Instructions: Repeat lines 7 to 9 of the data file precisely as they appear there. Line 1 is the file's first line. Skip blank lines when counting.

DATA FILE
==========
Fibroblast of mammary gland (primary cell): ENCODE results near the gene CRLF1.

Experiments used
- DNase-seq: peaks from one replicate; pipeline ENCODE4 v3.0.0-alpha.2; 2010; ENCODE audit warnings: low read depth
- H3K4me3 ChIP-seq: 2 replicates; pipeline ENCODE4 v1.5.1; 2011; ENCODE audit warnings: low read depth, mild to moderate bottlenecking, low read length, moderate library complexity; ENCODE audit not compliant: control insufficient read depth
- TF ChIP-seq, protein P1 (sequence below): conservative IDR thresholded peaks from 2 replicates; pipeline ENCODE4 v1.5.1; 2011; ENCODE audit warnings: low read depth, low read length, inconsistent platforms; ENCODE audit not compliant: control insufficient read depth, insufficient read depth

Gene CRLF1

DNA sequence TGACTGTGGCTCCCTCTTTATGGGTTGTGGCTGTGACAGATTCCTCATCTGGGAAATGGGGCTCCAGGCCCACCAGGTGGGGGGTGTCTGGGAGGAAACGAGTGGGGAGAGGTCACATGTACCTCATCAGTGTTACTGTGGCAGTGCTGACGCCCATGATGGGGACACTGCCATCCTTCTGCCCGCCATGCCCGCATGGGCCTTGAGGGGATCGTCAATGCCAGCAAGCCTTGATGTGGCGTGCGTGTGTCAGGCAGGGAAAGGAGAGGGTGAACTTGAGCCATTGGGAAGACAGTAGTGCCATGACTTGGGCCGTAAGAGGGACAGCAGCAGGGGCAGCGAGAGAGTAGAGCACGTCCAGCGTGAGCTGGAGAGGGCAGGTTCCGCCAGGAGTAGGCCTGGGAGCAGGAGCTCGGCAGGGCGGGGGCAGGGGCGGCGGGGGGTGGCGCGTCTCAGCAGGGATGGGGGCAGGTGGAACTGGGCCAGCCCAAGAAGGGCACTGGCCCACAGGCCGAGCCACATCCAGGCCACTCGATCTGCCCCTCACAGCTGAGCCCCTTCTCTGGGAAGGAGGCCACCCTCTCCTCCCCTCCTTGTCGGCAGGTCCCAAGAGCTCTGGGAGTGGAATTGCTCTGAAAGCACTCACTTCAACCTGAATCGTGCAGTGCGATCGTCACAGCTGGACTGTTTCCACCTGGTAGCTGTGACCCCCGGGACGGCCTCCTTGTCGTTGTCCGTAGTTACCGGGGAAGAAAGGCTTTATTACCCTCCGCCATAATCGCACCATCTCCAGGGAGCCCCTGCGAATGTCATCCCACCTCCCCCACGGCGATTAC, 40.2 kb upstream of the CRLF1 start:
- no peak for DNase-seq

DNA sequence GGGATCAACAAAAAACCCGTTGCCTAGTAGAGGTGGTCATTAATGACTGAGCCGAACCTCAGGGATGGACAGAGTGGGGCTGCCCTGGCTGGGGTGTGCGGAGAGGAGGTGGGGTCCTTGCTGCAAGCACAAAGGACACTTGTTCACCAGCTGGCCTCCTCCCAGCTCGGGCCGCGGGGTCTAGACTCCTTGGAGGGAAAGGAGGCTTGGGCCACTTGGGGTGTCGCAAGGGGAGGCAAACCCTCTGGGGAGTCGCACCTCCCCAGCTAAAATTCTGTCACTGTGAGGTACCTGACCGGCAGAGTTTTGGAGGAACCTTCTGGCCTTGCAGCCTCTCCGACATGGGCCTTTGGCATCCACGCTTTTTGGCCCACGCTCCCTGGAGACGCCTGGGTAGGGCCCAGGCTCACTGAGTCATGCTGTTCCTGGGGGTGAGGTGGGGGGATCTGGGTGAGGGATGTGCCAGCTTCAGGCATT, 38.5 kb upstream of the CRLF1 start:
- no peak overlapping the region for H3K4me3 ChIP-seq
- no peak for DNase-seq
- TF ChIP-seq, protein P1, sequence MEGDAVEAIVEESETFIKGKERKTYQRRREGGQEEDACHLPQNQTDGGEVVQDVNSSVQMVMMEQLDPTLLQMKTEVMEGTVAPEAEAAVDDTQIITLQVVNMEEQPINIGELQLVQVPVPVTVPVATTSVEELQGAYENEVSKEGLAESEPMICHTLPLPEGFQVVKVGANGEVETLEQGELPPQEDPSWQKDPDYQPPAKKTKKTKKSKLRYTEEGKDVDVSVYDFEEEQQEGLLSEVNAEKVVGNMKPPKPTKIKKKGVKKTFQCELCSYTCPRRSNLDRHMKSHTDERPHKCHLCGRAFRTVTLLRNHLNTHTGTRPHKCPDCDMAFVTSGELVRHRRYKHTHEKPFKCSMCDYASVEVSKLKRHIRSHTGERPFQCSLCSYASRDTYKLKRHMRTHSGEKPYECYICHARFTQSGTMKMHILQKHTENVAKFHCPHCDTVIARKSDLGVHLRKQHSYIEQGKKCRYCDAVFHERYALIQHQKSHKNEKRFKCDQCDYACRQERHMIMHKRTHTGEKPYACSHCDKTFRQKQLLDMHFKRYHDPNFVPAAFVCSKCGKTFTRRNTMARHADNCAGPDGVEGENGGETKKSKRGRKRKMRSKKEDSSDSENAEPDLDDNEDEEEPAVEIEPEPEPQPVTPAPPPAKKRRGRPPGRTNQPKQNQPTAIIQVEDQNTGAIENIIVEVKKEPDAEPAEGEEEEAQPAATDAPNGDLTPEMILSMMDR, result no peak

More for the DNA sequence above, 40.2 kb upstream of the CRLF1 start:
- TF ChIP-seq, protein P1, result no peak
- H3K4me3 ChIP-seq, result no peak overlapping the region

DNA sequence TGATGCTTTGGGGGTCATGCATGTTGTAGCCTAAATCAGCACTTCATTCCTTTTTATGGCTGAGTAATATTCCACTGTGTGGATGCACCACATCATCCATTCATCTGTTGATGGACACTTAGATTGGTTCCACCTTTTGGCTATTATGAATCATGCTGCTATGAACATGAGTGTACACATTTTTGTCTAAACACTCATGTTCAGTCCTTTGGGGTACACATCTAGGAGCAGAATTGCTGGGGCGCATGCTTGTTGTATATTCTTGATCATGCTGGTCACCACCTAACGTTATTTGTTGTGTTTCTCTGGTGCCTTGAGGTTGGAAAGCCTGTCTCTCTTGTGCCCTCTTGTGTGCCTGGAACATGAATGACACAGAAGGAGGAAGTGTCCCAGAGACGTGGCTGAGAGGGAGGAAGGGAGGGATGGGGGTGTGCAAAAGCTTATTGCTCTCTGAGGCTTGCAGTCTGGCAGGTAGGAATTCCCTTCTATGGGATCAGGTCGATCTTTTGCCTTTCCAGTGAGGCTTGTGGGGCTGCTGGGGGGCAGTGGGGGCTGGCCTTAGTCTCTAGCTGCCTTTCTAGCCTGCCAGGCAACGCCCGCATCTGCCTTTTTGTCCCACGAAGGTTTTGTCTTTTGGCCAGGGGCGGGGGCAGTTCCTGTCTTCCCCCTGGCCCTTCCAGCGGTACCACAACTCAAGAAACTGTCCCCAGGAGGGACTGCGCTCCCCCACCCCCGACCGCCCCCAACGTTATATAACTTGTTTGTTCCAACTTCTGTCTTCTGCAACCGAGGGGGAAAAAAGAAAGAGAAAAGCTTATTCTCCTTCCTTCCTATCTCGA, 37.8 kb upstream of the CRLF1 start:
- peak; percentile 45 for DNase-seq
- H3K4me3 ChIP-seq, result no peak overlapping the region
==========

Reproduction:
DNA sequence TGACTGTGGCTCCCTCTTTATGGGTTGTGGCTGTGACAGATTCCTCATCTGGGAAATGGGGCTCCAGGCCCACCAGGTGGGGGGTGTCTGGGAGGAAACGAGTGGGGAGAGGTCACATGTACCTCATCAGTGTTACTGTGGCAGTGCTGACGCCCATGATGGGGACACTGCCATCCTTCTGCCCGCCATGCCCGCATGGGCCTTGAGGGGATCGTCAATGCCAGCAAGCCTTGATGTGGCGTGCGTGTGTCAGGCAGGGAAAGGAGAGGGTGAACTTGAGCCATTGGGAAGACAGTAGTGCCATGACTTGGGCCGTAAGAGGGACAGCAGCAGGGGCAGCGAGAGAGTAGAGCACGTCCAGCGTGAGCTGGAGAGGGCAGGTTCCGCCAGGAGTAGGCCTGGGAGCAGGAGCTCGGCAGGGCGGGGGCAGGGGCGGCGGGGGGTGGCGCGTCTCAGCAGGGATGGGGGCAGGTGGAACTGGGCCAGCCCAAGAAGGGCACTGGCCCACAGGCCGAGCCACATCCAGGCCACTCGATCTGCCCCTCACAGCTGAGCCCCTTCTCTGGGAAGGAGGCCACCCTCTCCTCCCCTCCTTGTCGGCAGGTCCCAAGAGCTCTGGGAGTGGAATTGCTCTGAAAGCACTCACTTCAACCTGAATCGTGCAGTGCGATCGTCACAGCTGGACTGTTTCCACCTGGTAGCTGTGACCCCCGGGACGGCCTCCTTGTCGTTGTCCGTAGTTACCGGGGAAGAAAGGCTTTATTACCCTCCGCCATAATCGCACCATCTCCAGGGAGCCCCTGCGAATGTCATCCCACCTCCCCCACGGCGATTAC, 40.2 kb upstream of the CRLF1 start:
- no peak for DNase-seq

DNA sequence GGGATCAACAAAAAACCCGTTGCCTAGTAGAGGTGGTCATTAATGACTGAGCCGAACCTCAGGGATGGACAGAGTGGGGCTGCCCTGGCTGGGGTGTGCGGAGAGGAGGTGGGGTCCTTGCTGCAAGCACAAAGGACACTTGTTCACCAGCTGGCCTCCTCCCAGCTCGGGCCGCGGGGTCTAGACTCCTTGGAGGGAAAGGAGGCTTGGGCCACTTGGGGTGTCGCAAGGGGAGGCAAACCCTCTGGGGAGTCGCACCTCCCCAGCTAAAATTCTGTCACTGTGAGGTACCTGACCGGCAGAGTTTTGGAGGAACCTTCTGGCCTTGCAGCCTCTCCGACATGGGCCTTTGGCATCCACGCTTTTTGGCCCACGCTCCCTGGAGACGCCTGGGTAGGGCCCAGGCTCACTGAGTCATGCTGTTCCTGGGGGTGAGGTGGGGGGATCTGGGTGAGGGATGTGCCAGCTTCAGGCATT, 38.5 kb upstream of the CRLF1 start: